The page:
An ERP implementation can drastically improve the well-being of citizens by providing a positive return on citizenship (ROC). An ERP failure, on the other hand, can be detrimental to citizens. Government ERP failure is far too common, and projects have historically gone over budget by millions of dollars. A few years ago, the State of Pennsylvania went over budget by $40 million. This is pocket change compared to the New York “CityTime” project, which went over budget by an estimated $697 million – approximately 3000 new Lamborghini Huracans or enough food to feed every homeless child in New York three meals a day for six years.
While the idea of managing a billion-dollar public sector ERP Implementation is daunting, it could happen to you, and when it does, you’ll want to understand the keys to success.
Organizational change management is critical to the success of your ERP implementation. Imagine arriving at work one morning and suddenly being required to use a new ERP system without any prior knowledge to this change – you’d be confused to say the least. Now picture that on a broader scale: if an entire department is clueless about a new ERP system, your organization will encounter serious problems. Successful change management initiatives involve the entire staff, with the intention of creating excitement and enthusiasm around the ERP project. If employees feel included in the process, then they are more likely to voice concerns and recommendations, making the project manager’s job easier.
I have seen countless projects where organizations decided to overlook organizational change management and are now suffering the consequences. An ERP implementation isn’t a technical initiative but a complete organizational, cultural and operational transformation that will fail if it is not properly managed.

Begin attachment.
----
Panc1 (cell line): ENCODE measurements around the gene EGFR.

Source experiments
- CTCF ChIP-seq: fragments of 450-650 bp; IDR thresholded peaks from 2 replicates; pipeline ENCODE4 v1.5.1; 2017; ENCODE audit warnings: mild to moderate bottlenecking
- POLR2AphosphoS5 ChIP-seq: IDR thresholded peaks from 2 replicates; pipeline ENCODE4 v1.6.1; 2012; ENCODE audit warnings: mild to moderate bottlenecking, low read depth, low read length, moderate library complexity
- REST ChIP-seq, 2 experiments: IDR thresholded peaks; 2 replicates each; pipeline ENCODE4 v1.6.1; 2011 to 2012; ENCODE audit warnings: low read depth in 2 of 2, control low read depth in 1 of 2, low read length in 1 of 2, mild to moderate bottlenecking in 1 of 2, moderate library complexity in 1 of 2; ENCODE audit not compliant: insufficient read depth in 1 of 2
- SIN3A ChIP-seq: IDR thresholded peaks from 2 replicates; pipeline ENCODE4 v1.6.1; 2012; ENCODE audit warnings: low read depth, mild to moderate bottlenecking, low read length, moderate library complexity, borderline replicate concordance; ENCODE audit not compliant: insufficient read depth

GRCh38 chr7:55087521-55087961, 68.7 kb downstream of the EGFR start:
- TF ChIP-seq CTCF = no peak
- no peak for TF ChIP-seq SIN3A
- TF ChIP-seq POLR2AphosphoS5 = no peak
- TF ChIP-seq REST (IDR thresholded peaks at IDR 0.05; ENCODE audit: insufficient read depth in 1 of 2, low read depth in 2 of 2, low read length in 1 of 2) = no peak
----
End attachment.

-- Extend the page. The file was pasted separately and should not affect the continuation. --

Training is another vital aspect of organizational change management. During many implementations, training is swept to the side because so much effort has been expended on the technical aspects of implementation. Unless your employees can magically learn the new ERP system through osmosis, training is essential.
Take a step back, and make sure that you have proper change management and training plans in order. Ensure that your project manager is qualified and not just the first person to volunteer. Finally, set a realistic project schedule – you can’t squeeze organizational change management into a six-month window. You’ll have better luck training a cat to bring in the morning newspaper.
To prevent ERP failure and increase return on citizenship (ROC), you must focus on organizational change management.
Learn more by downloading our white paper, Lessons Learned From a Government ERP Failure.
Written by David Ovitsky, Associate Business Analyst at Panorama Consulting Solutions.